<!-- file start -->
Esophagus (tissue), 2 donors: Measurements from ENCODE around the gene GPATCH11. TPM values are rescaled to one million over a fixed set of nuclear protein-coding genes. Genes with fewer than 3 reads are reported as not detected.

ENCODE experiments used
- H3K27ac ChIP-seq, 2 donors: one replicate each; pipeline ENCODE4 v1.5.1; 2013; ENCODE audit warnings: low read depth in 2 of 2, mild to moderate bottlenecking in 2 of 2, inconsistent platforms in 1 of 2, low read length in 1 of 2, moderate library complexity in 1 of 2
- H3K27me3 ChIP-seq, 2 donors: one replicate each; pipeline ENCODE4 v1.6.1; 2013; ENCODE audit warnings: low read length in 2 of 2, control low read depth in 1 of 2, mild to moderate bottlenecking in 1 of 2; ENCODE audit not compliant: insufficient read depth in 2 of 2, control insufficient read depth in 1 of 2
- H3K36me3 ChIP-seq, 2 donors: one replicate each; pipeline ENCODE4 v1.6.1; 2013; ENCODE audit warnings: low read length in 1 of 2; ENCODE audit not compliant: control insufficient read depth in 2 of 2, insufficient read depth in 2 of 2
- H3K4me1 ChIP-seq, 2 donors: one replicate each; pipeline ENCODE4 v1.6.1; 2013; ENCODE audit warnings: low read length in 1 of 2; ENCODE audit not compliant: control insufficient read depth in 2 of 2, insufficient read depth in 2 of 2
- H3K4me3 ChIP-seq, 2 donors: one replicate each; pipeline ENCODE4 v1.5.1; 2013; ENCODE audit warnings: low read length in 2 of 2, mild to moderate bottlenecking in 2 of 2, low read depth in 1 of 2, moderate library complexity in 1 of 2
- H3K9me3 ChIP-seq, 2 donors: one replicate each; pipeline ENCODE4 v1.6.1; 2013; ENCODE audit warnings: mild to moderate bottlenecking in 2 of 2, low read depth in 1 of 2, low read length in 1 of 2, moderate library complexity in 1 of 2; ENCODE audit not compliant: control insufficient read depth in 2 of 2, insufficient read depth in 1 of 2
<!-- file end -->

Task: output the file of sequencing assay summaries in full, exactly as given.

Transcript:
Esophagus (tissue), 2 donors: Measurements from ENCODE around the gene GPATCH11. TPM values are rescaled to one million over a fixed set of nuclear protein-coding genes. Genes with fewer than 3 reads are reported as not detected.

ENCODE experiments used
- H3K27ac ChIP-seq, 2 donors: one replicate each; pipeline ENCODE4 v1.5.1; 2013; ENCODE audit warnings: low read depth in 2 of 2, mild to moderate bottlenecking in 2 of 2, inconsistent platforms in 1 of 2, low read length in 1 of 2, moderate library complexity in 1 of 2
- H3K27me3 ChIP-seq, 2 donors: one replicate each; pipeline ENCODE4 v1.6.1; 2013; ENCODE audit warnings: low read length in 2 of 2, control low read depth in 1 of 2, mild to moderate bottlenecking in 1 of 2; ENCODE audit not compliant: insufficient read depth in 2 of 2, control insufficient read depth in 1 of 2
- H3K36me3 ChIP-seq, 2 donors: one replicate each; pipeline ENCODE4 v1.6.1; 2013; ENCODE audit warnings: low read length in 1 of 2; ENCODE audit not compliant: control insufficient read depth in 2 of 2, insufficient read depth in 2 of 2
- H3K4me1 ChIP-seq, 2 donors: one replicate each; pipeline ENCODE4 v1.6.1; 2013; ENCODE audit warnings: low read length in 1 of 2; ENCODE audit not compliant: control insufficient read depth in 2 of 2, insufficient read depth in 2 of 2
- H3K4me3 ChIP-seq, 2 donors: one replicate each; pipeline ENCODE4 v1.5.1; 2013; ENCODE audit warnings: low read length in 2 of 2, mild to moderate bottlenecking in 2 of 2, low read depth in 1 of 2, moderate library complexity in 1 of 2
- H3K9me3 ChIP-seq, 2 donors: one replicate each; pipeline ENCODE4 v1.6.1; 2013; ENCODE audit warnings: mild to moderate bottlenecking in 2 of 2, low read depth in 1 of 2, low read length in 1 of 2, moderate library complexity in 1 of 2; ENCODE audit not compliant: control insufficient read depth in 2 of 2, insufficient read depth in 1 of 2